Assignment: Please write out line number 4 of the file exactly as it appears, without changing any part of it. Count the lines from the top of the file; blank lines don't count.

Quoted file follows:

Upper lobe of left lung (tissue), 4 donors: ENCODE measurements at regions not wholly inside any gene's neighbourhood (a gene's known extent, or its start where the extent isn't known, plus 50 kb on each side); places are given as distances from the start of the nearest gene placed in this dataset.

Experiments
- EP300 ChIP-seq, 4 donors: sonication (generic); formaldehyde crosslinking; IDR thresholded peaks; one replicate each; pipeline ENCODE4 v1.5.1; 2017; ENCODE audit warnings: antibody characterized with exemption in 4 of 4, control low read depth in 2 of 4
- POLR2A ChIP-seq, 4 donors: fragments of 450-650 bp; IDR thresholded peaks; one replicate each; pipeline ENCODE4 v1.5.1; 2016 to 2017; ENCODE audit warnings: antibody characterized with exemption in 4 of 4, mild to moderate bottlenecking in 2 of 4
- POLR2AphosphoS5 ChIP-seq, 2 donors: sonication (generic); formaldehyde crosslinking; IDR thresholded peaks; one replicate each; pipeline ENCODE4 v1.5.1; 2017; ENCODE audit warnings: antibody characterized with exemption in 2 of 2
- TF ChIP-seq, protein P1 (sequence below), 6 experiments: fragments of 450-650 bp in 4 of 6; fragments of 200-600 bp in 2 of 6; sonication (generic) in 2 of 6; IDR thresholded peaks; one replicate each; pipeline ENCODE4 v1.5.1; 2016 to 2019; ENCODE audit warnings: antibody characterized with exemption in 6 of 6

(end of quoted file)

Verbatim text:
- POLR2A ChIP-seq, 4 donors: fragments of 450-650 bp; IDR thresholded peaks; one replicate each; pipeline ENCODE4 v1.5.1; 2016 to 2017; ENCODE audit warnings: antibody characterized with exemption in 4 of 4, mild to moderate bottlenecking in 2 of 4